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FROM THIS EPISODE

English is a new language for 1.5 million California school children, but at least 20,000 are not getting any of the services required by federal law and the State Constitution. That’s from the state’s own records, according to a lawsuit being heard this week in Los Angeles. We’ll hear what’s at stake for kids, teachers and school districts failing to make the grade.

Also, a look back at Pacific Ocean Park, the amusement venue on the beach between Venice and Santa Monica. How did it bridge the gap between Frank Sinatra and Janice Joplin between the 1950’s and late 60’s?

Banner Image Credit: woodleywonderworks

Producers:
Evan George
Claire Martin

Are California Public Schools Giving Up On Their Students? 18 MIN, 35 SEC

Some 20,000 California “students cannot afford to wait any longer.” That’s according to the US Justice Department, which has backed the ACLU in a lawsuit against the state’s elected Superintendent of Public Instruction, Tom Torklakson, and the Department of Education. The 20,000 kids are English learners who, allegedly, are not getting any of the services required by federal law or the State Constitution.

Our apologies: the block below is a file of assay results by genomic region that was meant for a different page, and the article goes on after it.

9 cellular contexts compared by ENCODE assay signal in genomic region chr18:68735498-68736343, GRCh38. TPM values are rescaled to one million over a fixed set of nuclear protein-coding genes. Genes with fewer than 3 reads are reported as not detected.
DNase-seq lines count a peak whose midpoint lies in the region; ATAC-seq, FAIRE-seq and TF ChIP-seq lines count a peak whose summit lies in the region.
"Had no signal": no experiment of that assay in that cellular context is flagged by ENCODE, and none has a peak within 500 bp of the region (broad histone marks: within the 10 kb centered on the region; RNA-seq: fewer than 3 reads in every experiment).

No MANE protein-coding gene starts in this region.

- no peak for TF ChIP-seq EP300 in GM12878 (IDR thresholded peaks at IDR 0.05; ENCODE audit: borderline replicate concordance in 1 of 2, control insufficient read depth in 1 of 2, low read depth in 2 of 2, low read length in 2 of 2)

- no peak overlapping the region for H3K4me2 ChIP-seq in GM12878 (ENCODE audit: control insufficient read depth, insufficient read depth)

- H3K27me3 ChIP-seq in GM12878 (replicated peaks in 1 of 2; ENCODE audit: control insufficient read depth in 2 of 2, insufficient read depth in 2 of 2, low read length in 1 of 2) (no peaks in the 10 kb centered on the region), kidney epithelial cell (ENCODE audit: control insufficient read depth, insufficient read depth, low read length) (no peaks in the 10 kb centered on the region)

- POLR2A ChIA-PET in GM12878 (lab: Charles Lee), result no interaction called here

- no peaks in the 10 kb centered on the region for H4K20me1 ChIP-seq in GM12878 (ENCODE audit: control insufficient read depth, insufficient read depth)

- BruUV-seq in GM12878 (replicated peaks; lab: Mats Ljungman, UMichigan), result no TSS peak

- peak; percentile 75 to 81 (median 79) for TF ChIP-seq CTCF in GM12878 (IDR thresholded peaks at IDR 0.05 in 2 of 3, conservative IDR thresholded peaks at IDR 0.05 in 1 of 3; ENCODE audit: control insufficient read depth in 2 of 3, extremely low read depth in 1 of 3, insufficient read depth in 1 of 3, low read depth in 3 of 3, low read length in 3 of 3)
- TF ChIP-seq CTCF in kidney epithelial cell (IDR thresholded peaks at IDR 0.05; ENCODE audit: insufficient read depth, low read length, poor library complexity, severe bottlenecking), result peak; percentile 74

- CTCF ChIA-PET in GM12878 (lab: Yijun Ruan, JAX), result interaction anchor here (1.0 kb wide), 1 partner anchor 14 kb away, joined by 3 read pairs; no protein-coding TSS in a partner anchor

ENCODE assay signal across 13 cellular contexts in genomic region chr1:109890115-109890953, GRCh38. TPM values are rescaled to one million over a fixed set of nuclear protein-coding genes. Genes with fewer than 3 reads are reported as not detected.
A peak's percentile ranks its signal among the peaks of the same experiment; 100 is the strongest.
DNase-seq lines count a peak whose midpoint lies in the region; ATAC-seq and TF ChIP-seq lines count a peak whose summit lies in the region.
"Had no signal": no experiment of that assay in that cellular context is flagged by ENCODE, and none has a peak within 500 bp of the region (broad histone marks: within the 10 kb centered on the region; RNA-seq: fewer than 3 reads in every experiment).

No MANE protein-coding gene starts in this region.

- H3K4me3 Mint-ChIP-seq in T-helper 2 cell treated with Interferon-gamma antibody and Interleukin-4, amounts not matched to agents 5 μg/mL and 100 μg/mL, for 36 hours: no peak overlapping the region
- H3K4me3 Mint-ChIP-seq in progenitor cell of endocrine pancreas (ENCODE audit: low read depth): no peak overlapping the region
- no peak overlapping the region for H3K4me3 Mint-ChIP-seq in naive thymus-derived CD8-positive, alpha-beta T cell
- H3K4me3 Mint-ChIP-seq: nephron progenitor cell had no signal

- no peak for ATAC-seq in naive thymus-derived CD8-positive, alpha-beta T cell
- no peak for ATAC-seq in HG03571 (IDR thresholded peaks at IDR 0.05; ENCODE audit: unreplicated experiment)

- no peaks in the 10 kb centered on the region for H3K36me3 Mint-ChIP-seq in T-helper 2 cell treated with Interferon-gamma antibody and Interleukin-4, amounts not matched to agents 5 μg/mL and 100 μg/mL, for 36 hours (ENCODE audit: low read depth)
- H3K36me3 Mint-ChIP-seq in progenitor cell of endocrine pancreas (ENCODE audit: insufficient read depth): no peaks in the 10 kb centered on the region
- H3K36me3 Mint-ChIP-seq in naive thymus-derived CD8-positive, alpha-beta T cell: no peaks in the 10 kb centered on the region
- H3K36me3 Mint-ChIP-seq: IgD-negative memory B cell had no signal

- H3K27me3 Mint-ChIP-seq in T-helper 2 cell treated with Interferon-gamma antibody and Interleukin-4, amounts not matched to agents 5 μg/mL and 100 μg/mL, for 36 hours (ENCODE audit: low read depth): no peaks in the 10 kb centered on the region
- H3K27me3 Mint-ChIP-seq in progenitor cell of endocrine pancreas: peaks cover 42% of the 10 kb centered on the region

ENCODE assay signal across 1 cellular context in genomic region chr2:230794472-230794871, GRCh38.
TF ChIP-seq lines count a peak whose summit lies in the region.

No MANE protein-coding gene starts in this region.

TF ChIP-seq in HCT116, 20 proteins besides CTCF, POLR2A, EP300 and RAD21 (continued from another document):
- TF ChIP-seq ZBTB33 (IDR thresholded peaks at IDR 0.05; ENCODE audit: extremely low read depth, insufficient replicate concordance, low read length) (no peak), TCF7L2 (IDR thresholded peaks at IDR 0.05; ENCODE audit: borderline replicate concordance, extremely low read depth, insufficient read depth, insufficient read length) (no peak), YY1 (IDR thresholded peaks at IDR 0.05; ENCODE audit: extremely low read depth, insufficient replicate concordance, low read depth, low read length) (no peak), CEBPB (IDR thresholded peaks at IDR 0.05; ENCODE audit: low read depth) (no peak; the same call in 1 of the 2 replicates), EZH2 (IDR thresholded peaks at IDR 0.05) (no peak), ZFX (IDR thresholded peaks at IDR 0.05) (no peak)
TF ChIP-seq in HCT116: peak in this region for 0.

Guests:
Mark Rosenbaum, ACLU of Southern California (@ACLU_SoCal)
Gloria Mercado-Fortine, William S. Hart Union High School District
Ingrid Villeda, UTLA (@EducateLAnow)

Remembering Pacific Ocean Park 7 MIN, 23 SEC

From the late 50’s until the late 60’s, if you wanted music, dancing and amusement rides, you could go to Pacific Ocean Park on the beach between Venice and Santa Monica. A new book tells about its beginning and ending, and the futuristic, cutting-edge design that made it such a popular attraction. KCRW’s Steve Chiotakis went to the beach with the authors to hear all about it.

Guests:
Steve Chiotakis, Afternoon News Anchor (@RadioChio)

Pacific Ocean Park

Christopher Merritt

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